If weight loss or weight maintenance is one of your goals this year, understanding how to keep a good energy balance, how to burn calories with exercise, and how to maintain lean muscle mass during the process may help you to finally achieve your body composition goal.
Many people I meet want to lose body fat, gain lean muscle mass and eventually maintain a healthy body weight. In my opinion, the only way to achieve this is to start with understanding your body and striving to find the best balance for you. We are all individuals with likes and dislikes, so finding your individual balance is the key to long-term success.
I feel that finding balance is not finding a set formula that you will stick to forever. Instead, it’s about making a commitment to adjusting to your body’s ever changing needs.
Today I want to give you some tips to help you make positive choices that will help to keep your body progressing toward your ultimate desired body composition. Here are my three tips that can help anyone—regardless of their current activity level.
Controlling your nutrition with calorie intake and the types of foods you eat should be the primary focus of any healthy active lifestyle plan. In addition, exercise should always be part of your long-term body composition strategy, because the health benefits associated with exercise are vast and definitely worth the time commitment.
Many people believe that if you’re exercising, you can eat whatever you want. The truth is that it’s very difficult to burn the number of calories found in just one large glass of soda. It’s true that exercise burns calories, but not enough to allow you to eat poorly. My favorite quote is “You can’t out train a bad diet.”
Burning calories with exercise is a pretty simple concept to understand. Calories are in essence your body’s fuel source. The more you move and the harder you work, the more overall fuel you will burn. The number of calories each individual burns varies from person to person, and all exercises are not created equal when it comes to calorie burning. Thirty minutes of high intensity exercise will burn more overall calories than 30 minutes of low impact exercise. The mode of exercise you choose and the amount of time you commit to exercise can make a difference in your overall results.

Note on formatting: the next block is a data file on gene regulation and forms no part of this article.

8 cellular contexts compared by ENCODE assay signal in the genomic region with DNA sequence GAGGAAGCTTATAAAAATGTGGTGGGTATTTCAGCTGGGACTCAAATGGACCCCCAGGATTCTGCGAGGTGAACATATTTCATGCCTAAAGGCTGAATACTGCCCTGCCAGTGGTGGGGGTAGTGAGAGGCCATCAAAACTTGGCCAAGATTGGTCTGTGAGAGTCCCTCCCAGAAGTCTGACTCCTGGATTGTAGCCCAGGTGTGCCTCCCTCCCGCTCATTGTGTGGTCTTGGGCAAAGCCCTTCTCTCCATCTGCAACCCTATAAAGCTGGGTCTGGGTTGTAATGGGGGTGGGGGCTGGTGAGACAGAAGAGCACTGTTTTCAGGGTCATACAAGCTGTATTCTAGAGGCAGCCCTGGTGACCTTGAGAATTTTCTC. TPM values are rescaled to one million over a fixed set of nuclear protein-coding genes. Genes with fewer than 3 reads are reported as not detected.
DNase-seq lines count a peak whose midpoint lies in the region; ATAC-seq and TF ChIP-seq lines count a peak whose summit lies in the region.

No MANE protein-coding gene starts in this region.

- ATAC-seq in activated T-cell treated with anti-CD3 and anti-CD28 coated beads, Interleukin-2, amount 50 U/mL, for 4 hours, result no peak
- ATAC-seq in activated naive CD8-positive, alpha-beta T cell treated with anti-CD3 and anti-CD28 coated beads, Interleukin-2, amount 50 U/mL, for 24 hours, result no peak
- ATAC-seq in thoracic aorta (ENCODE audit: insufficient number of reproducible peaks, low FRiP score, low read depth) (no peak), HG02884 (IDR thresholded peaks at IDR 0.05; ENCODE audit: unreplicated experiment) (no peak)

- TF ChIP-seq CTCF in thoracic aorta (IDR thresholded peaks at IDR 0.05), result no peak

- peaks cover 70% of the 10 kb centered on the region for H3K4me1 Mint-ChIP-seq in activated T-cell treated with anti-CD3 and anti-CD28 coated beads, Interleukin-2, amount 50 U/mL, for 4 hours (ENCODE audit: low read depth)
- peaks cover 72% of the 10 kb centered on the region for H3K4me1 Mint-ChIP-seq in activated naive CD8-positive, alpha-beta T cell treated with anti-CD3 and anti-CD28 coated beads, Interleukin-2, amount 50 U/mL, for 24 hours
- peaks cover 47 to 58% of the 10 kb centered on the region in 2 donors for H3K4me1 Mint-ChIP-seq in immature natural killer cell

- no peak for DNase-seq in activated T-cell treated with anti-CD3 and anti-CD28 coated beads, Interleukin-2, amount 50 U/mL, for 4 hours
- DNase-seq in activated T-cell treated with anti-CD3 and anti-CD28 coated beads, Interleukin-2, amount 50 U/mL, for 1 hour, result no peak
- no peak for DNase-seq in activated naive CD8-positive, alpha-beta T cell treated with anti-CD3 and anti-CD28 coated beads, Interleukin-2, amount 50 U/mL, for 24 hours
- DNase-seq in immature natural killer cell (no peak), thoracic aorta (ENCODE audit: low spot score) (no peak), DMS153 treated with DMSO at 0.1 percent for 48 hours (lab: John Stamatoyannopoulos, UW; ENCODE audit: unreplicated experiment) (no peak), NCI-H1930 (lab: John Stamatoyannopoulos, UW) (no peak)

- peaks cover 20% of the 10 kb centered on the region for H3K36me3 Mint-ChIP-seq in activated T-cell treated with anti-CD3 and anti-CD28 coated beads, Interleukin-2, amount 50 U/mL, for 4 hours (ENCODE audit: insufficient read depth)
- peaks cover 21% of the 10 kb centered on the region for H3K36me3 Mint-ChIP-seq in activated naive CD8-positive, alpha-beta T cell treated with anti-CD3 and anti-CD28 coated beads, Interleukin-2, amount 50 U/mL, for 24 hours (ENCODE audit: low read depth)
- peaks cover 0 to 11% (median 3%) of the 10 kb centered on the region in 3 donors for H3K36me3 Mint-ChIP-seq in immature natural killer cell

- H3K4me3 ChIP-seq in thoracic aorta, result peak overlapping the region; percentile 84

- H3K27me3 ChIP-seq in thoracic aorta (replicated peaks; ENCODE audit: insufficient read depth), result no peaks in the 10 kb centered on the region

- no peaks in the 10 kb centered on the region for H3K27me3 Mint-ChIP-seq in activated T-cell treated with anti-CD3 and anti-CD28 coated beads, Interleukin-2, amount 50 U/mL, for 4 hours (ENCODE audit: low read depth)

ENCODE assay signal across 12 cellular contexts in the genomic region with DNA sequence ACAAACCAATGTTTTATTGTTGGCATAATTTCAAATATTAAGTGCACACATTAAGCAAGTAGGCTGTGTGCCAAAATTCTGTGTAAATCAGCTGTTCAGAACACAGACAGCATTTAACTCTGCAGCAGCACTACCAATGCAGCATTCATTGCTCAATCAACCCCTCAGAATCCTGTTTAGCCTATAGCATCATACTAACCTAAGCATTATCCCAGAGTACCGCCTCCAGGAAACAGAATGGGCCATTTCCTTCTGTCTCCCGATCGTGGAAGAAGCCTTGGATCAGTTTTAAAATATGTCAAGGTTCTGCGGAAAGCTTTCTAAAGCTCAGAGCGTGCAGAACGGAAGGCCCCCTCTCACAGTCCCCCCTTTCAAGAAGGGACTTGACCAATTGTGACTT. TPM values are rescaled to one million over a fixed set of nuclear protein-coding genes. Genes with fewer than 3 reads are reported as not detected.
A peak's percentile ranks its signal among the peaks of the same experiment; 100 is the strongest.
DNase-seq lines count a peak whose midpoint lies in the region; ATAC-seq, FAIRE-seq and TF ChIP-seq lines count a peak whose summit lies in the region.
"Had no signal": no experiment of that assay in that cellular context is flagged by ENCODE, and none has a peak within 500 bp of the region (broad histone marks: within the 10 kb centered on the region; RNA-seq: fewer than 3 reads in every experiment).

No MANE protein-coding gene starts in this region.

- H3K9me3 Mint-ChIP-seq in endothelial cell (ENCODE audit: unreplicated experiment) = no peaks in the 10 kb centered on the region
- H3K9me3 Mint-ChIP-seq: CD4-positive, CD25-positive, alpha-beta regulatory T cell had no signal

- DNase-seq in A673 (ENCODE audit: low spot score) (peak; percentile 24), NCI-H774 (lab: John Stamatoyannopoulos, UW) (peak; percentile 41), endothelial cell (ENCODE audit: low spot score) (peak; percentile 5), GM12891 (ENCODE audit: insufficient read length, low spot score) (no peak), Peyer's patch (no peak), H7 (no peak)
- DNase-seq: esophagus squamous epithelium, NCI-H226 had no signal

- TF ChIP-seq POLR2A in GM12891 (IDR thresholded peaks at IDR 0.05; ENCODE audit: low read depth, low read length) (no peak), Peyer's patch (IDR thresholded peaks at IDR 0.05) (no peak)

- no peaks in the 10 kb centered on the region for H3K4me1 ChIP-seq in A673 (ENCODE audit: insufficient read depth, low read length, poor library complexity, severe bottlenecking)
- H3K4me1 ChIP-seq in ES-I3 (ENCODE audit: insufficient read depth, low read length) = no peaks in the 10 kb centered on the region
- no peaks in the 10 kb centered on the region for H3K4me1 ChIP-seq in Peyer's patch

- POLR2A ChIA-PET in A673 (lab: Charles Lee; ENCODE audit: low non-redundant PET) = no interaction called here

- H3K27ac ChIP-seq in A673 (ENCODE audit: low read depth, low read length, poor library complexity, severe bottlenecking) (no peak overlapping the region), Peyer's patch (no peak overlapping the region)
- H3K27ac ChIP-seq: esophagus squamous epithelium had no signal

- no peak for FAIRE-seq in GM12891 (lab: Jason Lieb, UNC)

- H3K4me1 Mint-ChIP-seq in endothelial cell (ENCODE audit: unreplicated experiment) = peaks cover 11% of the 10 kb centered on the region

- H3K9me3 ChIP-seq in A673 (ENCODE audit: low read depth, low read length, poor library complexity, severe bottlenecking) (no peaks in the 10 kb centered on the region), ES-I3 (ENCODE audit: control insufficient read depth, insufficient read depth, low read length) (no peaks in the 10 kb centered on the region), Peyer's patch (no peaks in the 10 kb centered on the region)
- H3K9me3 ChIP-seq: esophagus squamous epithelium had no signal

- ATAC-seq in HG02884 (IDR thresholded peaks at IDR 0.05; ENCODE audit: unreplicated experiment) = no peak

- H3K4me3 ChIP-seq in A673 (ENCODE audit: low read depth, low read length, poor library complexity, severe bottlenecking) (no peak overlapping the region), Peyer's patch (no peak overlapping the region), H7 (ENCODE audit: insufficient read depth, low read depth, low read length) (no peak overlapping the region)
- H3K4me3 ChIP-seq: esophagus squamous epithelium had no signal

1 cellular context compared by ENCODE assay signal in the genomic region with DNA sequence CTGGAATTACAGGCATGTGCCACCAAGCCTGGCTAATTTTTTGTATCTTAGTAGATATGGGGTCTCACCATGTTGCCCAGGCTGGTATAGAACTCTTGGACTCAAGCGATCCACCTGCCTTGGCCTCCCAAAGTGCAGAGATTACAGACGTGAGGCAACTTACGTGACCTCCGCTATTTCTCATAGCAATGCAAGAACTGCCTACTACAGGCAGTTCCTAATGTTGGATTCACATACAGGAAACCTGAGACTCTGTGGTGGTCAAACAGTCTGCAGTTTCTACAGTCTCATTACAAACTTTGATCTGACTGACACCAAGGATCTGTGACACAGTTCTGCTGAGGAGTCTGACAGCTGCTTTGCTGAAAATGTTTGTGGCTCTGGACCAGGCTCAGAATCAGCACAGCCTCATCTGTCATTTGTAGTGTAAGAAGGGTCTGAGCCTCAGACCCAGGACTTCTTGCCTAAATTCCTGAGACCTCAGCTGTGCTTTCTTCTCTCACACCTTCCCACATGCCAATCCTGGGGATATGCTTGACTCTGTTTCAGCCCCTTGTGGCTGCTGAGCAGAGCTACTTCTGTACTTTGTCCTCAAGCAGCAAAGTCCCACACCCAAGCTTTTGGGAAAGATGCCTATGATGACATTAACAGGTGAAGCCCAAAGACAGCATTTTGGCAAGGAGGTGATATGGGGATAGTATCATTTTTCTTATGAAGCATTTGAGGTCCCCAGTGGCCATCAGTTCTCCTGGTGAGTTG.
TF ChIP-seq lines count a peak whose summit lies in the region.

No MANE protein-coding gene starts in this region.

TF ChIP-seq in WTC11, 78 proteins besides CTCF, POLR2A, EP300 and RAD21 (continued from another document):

Improving your body composition is not just a numbers game. You can’t just think about calories consumed vs. calories burned, because the quality and source of the calories plays an important role. For example, 200 calories consumed by eating sugary fast food has a very different effect on your body than consuming 200 calories from fresh fruits and vegetables. That’s why I always say that finding your balance through both diet and exercise is important to long-term body composition success.
Exercise is essential for long-term weight management and achieving great body composition results. It’s essential to perform a balanced routine that challenges you enough to improve, but doesn’t challenge your body to the point of injury. A balanced routine should include stretching, an element of resistance training, and a focus on cardiovascular activities—including an activity that helps you to improve your endurance level. You don’t have to combine all of these elements into one fitness session, but each week try to ensure you’ve checked each box. A great starting commitment is 30 minutes of exercise on five days of the week.
I often talk about finding your athlete mentality and believing in your body’s ability to achieve greatness. The majority of our physical actions start out as a thought, so if you keep your thoughts positive, your actions will tend to be positive, too!
I understand that changing your thought process into a more positive mindset can be a challenge for many people, especially if they’ve struggled to achieve their ultimate body composition goals in the past. I believe that a change in attitude is a gradual process that involves making small changes that help boost your overall confidence. As your confidence level soars, positivity seems to follow naturally. Set yourself up for success by understanding it takes a nutritional, physical and mental commitment to achieve your goals. Start today and create positive healthy habits both physically and mentally. It makes long-term success more achievable.
I read a quote recently that said, “The body achieves what the mind believes.” It made me get focused on my goals, and I hope reading this today will help you to do the same.